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Fraud Prevention and Information

Regulation E, a regulation set forth by the Federal Reserve, outlines the rules and procedures dealing with electronic funds transfers (EFTs). The rules that discuss unauthorized electronic debit and credit card usage, as well as those accounts with Internet access, fall under Regulation E as well.

Customers may receive a phone call from the Bankís Fraud Prevention Unity if fraudulent activity is found on the account.

If a customer notices fraudulent activity on their account, please call Customer Service immediately at 812-981-7750 or toll-free at 1-866-944-2004.

Online Banking

While nothing is foolproof, and new viruses and scams are being developed every day, following some basic guidelines as well as having a general awareness of the threats that exist enables you to bank online with more piece of mind and with less risk of being a victim of fraud. Many cyber criminals, also referred to as fraudsters, donít want to steal your identity in the traditional sense. They simply want to take your money and move on to the next victim.

  • Install and Use well-known Anti-Virus Software. Update the virus definitions regularly and scan your computer regularly. Avoid buying any software advertised in pop-up
    ads. Legitimate software isnít sold this way.
  • Use a software firewall. Enable the Windows Firewall if you are using XP, Vista or Windows 7. If you are using a Mac, enable the built-in firewall.
  • Keep your operating system up-to-date with the latest security patches.
  • Never click on a link from a business requesting you provide them with personal information. No reputable business will ever request personal information, including account numbers, passwords or social security numbers via a link. Pay close attention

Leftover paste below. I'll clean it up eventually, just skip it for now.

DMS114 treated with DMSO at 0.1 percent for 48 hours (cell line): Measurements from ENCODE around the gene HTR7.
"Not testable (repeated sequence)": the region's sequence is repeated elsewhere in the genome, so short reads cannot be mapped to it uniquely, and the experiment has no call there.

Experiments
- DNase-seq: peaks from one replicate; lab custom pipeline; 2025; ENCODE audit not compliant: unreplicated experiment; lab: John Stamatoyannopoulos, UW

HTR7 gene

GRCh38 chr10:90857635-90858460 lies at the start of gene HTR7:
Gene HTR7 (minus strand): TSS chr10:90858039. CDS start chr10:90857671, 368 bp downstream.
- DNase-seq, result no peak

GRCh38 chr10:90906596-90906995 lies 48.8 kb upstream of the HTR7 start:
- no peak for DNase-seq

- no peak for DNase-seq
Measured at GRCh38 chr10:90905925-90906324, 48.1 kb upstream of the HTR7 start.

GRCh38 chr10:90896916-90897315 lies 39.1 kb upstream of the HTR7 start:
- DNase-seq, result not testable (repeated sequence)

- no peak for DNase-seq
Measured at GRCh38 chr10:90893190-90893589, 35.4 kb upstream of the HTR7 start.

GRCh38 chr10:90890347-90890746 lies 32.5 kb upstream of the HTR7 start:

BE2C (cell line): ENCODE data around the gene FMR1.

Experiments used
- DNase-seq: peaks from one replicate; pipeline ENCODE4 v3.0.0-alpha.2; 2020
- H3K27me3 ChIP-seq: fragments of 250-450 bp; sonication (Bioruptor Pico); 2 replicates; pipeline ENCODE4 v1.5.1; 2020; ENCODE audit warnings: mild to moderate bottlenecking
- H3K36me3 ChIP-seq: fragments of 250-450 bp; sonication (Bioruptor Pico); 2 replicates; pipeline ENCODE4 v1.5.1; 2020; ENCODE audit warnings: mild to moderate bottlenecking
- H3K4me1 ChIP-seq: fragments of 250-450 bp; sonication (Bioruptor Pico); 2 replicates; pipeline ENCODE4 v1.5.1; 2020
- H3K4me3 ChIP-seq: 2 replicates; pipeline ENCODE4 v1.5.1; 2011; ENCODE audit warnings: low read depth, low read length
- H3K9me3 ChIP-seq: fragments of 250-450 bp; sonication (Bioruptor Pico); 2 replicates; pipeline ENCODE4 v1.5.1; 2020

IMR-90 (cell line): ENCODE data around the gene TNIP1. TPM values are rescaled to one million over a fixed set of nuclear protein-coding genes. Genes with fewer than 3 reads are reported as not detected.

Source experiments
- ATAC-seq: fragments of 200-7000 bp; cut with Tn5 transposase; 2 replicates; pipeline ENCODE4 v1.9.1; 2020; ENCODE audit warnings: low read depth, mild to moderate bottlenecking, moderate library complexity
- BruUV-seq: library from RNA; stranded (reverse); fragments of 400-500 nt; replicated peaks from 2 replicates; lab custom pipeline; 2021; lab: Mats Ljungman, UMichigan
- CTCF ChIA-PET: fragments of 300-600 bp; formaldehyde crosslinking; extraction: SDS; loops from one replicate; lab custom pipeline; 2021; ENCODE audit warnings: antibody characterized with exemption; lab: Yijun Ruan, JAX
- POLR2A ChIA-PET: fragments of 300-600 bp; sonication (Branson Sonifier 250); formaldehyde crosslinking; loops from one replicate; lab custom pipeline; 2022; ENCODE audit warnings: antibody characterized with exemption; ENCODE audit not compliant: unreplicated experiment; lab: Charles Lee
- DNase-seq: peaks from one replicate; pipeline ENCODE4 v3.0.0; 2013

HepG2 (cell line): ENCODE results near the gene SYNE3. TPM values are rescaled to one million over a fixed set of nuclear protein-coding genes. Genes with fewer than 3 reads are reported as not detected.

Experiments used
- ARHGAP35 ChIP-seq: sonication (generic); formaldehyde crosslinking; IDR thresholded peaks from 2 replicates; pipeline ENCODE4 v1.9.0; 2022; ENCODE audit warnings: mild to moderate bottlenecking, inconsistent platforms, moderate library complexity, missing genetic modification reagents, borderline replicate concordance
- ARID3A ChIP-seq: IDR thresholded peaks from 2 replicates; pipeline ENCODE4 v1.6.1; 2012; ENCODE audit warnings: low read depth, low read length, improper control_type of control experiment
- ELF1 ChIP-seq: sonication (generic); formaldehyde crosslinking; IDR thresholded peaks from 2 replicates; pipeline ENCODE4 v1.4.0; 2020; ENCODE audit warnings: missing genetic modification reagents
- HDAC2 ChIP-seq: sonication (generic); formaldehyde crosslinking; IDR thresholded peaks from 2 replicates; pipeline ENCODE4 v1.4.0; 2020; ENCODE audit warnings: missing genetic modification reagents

to URLís (Internet address) behind links in emails. Often in phishing attempts, if you hover the cursor over the link, it has nothing to do with the actual company they claim to be.
  • Donít open suspicious e-mail attachments. Historically email attachments are one of the most popular ways to spread malware. If you donít know what it is, delete it immediately.
  • On Financial sites using watermarks or personal images, do not log in unless you see the correct image.
  • Change your passwords often. Even if your financial institutions or any company you do business with online doesnít require it, it is a good practice to change your passwords at least every six months.
  • Donít use the same ID and PIN/Password combinations for every online account.
  • Do not store your ID and PIN/Password information where others could gain access to  it.
  • If offered by the financial institution, take advantage of hard or soft tokens, which provide a unique one-time-use password each time you access your account.
  • If accessing online information via a wireless network, ensure that the network is secure. Even if you arenít visiting a site where you enter an ID and password, you are leaving your computer exposed to possible threats.

Additional Internet Crime Prevention Tips can be found by visiting To file a complaint about Internet crime, visit